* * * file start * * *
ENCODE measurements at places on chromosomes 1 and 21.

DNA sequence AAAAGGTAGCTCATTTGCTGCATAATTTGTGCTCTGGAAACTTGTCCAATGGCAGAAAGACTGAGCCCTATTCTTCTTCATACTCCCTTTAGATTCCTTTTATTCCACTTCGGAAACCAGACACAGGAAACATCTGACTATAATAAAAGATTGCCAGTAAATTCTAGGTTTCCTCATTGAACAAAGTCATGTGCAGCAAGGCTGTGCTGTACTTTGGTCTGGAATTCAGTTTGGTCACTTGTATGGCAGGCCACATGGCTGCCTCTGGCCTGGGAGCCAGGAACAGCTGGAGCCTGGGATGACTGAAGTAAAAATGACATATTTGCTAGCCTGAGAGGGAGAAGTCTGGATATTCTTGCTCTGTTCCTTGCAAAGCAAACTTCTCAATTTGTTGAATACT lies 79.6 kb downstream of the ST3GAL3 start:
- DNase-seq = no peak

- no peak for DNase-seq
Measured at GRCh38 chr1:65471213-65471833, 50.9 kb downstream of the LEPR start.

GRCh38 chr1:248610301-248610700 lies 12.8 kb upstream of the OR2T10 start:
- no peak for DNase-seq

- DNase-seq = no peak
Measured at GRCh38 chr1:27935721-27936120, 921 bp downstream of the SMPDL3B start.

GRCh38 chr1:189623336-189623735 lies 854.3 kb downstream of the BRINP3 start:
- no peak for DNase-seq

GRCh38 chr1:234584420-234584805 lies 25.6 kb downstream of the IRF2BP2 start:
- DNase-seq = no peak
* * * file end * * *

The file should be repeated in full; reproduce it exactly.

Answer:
ENCODE measurements at places on chromosomes 1 and 21.

DNA sequence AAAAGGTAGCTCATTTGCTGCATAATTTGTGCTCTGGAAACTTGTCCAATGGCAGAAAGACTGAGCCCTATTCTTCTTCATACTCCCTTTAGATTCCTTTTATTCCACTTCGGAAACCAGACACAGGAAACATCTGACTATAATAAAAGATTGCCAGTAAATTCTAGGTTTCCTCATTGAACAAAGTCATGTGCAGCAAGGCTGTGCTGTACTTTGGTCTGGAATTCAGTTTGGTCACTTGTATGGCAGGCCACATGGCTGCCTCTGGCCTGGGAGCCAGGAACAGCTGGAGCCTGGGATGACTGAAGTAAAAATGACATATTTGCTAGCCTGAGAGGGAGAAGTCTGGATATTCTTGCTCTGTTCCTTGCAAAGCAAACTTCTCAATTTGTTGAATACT lies 79.6 kb downstream of the ST3GAL3 start:
- DNase-seq = no peak

- no peak for DNase-seq
Measured at GRCh38 chr1:65471213-65471833, 50.9 kb downstream of the LEPR start.

GRCh38 chr1:248610301-248610700 lies 12.8 kb upstream of the OR2T10 start:
- no peak for DNase-seq

- DNase-seq = no peak
Measured at GRCh38 chr1:27935721-27936120, 921 bp downstream of the SMPDL3B start.

GRCh38 chr1:189623336-189623735 lies 854.3 kb downstream of the BRINP3 start:
- no peak for DNase-seq

GRCh38 chr1:234584420-234584805 lies 25.6 kb downstream of the IRF2BP2 start:
- DNase-seq = no peak